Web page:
Sanctus Locus

I have been on a Pilgrimage.

It began on that superhighway known as Google. Then, it was on to numerous rummage sales and thrift stores in regions far and wide.  Antique stores seemed logical since what I was searching for was something very old.  I left each one disappointed.  Often, there were situations fraught with danger and loathsome creatures….like bats, and in one place on the prairie, a very tall and rickety ladder that ended in a barn loft full of pigeon poop.

Who knew that I would find exactly what I was looking for in the most unlikely of places?

A Church.

Actually, it really isn’t so much a church as it is a building that used to be a church.  The church has, er….left the building.  It is set to be torn down along with the tiny parochial school and church rectory owned by the diocese. An entire city block of old, brick structures will be gone soon according to the nice Church Lady who helped me the other day at this formerly sacred,  now dank and moldy,  place where hundreds of families once went each Sunday to worship and practice their faith.

I am not a member of this parish or any other, for that matter.  This would, no doubt, disappoint my Irish Catholic grandfather, who attended Mass every week of his life, sitting in the same pew in a tiny mission church  on the Leech Lake Indian reservation which, ironically, was named after St. Catherine, a virgin princess and scholar who was martyred during the 4th century by the pagan emperor Maxentius.

But, as I’ve already explained…I was on a pilgrimage, on a  search….which is how I ended up at a  rummage sale in a church.

Hallelujah and BINGO.  There they were!  Rows of old, oak pews!   I did a little liturgical happy dance in the aisle. The benches are heavy and solid, and worn smooth by the bottoms of the Faithful (or Fidgety) who, for over a hundred years celebrated Mass in that sacred place.   My treasures will be cut down to size and delivered to me soon.

When our house was built several years ago, one of the things that I absolutely, positively, wanted in my kitchen was a breakfast nook. When I was young, the family of a good friend of mine lived in a beautiful, older home that, in addition to a sun room, had a fine old kitchen with a breakfast nook.  I remember summer days of good sandwiches made from thick slices of her mother’s homemade bread and glasses full of her dad’s homemade root beer and toe-numbing January “snow days” of hot cocoa with marshmallows slurped up while sitting in that nook. Those memories of those times, that kitchen, that childhood still make me smile and feel warm inside.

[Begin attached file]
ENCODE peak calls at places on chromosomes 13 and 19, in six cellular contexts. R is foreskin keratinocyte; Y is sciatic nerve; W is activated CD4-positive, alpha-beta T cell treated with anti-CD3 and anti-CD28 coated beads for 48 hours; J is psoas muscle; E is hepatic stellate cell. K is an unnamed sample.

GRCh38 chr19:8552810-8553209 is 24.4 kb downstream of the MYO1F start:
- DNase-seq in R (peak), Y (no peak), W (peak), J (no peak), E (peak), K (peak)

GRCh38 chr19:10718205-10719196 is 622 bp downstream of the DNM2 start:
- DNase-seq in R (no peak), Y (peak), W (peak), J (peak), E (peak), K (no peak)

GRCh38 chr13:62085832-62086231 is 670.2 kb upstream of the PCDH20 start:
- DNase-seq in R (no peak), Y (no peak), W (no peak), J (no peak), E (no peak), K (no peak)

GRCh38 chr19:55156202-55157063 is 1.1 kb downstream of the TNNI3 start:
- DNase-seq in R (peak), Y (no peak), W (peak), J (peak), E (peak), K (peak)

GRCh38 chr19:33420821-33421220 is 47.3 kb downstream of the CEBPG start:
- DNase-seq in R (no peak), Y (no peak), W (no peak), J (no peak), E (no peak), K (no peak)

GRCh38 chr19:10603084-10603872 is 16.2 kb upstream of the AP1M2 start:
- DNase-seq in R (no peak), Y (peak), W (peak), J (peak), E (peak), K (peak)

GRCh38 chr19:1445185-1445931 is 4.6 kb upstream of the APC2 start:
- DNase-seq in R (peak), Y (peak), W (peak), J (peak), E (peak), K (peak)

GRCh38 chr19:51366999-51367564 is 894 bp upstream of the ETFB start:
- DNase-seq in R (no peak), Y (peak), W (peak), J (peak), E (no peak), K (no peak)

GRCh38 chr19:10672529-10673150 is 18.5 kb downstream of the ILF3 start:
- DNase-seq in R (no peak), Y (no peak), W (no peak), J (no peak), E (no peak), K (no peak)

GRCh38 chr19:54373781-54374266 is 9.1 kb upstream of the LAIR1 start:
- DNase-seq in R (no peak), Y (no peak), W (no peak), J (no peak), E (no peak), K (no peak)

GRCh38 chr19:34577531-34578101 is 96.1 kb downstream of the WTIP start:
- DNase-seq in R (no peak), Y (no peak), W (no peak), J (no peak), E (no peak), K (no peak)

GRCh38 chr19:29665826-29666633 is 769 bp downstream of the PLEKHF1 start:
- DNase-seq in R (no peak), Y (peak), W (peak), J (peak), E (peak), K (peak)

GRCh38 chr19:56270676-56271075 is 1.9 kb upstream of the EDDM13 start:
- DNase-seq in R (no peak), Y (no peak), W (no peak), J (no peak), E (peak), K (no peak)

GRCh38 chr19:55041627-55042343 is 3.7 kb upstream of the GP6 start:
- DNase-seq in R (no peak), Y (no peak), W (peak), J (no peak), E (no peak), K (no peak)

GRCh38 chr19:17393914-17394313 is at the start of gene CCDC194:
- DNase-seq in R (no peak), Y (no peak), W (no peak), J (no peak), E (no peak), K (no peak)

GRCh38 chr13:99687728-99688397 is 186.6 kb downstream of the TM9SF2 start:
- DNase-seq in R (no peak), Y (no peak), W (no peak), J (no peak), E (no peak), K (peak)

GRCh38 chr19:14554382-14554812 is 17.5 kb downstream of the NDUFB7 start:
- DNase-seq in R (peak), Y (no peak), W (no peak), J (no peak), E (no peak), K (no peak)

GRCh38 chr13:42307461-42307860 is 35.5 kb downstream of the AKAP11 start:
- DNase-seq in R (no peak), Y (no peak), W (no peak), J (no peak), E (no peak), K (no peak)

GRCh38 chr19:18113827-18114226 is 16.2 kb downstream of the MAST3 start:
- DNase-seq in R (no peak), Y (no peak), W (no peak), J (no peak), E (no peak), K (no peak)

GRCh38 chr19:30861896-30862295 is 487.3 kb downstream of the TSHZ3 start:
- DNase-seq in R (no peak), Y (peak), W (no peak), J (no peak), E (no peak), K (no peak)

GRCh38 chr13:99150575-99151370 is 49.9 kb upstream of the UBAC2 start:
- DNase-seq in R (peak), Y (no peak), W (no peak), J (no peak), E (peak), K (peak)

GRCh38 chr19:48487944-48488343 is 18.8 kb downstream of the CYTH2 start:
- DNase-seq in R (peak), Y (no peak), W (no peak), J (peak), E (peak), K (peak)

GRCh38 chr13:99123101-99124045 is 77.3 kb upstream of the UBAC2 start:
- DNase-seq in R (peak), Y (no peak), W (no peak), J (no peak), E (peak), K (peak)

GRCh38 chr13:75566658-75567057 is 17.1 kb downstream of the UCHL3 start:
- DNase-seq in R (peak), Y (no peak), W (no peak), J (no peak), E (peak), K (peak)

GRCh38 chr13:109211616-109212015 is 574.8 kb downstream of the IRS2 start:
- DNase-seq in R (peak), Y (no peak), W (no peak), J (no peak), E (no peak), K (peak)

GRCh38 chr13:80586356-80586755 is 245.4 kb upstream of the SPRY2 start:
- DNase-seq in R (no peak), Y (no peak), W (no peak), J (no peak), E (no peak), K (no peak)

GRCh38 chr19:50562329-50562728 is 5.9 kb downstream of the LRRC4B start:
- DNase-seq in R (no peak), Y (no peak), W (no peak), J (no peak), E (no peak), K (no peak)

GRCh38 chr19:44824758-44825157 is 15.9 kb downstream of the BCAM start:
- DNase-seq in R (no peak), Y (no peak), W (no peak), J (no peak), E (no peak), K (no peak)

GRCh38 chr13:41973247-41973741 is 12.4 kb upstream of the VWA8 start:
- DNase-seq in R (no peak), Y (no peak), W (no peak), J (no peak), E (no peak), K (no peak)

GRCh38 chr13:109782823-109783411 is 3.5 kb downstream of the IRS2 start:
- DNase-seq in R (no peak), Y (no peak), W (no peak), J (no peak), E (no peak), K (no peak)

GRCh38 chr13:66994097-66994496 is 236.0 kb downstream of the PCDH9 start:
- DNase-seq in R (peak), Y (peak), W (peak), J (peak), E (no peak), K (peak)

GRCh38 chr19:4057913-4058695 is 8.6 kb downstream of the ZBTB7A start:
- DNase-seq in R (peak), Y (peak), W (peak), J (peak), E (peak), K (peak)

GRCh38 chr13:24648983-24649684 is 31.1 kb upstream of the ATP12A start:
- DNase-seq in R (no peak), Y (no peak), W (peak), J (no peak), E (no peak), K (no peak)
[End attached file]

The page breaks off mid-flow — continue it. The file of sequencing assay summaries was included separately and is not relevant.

My own nook, with the old church pews, will look nothing at all like the place I remember.  And yet, to me, this space in this house built in the woods will be a sacred one to me. It will be  small enough for a dinner for two and a spot where friends will visit, face to face, over cups of coffee.  It will be large enough for the frosting of Christmas cookies and cousins and Thanksgiving pie.  It will be a comfortable spot to linger, to laugh, to visit.  A place of peace and communion. Every family needs a nook. A place in a kitchen built solely for the purpose of holding in the love.

The great cathedrals of the world were built by men.

Women build different kinds of churches.

This will be mine.

At Seventeen

For Avery

There is a girl I know who is turning 17 very soon.

Because I am her Auntie (and have known her since before she was born) I am probably biased when I report that she is pretty flippin’ outstanding in all of the ways it is imperative to be pretty flippin’ outstanding when one is 17.